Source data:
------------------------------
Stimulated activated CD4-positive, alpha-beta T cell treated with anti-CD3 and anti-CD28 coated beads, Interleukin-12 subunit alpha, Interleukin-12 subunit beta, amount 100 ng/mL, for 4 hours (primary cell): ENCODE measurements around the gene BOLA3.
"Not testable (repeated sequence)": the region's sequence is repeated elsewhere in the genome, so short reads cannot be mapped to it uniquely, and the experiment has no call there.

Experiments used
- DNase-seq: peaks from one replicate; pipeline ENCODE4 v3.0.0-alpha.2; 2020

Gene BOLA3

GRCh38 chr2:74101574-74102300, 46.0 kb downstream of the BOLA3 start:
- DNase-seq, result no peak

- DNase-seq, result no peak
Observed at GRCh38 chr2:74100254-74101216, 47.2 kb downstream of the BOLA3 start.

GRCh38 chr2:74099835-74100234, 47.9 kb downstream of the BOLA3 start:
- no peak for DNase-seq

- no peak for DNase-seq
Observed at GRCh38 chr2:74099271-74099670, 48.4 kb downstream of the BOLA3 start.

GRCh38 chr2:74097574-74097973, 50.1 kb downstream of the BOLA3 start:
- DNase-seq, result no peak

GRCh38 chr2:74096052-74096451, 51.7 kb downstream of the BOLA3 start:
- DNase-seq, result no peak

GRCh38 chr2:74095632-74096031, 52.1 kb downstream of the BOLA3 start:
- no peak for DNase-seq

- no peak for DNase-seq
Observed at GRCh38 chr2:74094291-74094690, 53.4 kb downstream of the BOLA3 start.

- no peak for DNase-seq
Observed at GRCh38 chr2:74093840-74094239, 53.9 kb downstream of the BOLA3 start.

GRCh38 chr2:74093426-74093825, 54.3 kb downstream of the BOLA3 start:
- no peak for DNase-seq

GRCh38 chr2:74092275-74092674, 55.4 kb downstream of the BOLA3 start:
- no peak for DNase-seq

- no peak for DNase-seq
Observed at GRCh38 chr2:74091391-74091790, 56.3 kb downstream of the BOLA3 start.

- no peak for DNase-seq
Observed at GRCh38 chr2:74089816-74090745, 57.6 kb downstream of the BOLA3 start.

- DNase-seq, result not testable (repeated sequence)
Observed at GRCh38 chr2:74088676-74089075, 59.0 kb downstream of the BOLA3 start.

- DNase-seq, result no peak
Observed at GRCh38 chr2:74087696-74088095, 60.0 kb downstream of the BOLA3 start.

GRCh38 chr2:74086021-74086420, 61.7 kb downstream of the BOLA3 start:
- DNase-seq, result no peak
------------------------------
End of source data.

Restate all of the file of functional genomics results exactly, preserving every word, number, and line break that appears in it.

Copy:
Stimulated activated CD4-positive, alpha-beta T cell treated with anti-CD3 and anti-CD28 coated beads, Interleukin-12 subunit alpha, Interleukin-12 subunit beta, amount 100 ng/mL, for 4 hours (primary cell): ENCODE measurements around the gene BOLA3.
"Not testable (repeated sequence)": the region's sequence is repeated elsewhere in the genome, so short reads cannot be mapped to it uniquely, and the experiment has no call there.

Experiments used
- DNase-seq: peaks from one replicate; pipeline ENCODE4 v3.0.0-alpha.2; 2020

Gene BOLA3

GRCh38 chr2:74101574-74102300, 46.0 kb downstream of the BOLA3 start:
- DNase-seq, result no peak

- DNase-seq, result no peak
Observed at GRCh38 chr2:74100254-74101216, 47.2 kb downstream of the BOLA3 start.

GRCh38 chr2:74099835-74100234, 47.9 kb downstream of the BOLA3 start:
- no peak for DNase-seq

- no peak for DNase-seq
Observed at GRCh38 chr2:74099271-74099670, 48.4 kb downstream of the BOLA3 start.

GRCh38 chr2:74097574-74097973, 50.1 kb downstream of the BOLA3 start:
- DNase-seq, result no peak

GRCh38 chr2:74096052-74096451, 51.7 kb downstream of the BOLA3 start:
- DNase-seq, result no peak

GRCh38 chr2:74095632-74096031, 52.1 kb downstream of the BOLA3 start:
- no peak for DNase-seq

- no peak for DNase-seq
Observed at GRCh38 chr2:74094291-74094690, 53.4 kb downstream of the BOLA3 start.

- no peak for DNase-seq
Observed at GRCh38 chr2:74093840-74094239, 53.9 kb downstream of the BOLA3 start.

GRCh38 chr2:74093426-74093825, 54.3 kb downstream of the BOLA3 start:
- no peak for DNase-seq

GRCh38 chr2:74092275-74092674, 55.4 kb downstream of the BOLA3 start:
- no peak for DNase-seq

- no peak for DNase-seq
Observed at GRCh38 chr2:74091391-74091790, 56.3 kb downstream of the BOLA3 start.

- no peak for DNase-seq
Observed at GRCh38 chr2:74089816-74090745, 57.6 kb downstream of the BOLA3 start.

- DNase-seq, result not testable (repeated sequence)
Observed at GRCh38 chr2:74088676-74089075, 59.0 kb downstream of the BOLA3 start.

- DNase-seq, result no peak
Observed at GRCh38 chr2:74087696-74088095, 60.0 kb downstream of the BOLA3 start.

GRCh38 chr2:74086021-74086420, 61.7 kb downstream of the BOLA3 start:
- DNase-seq, result no peak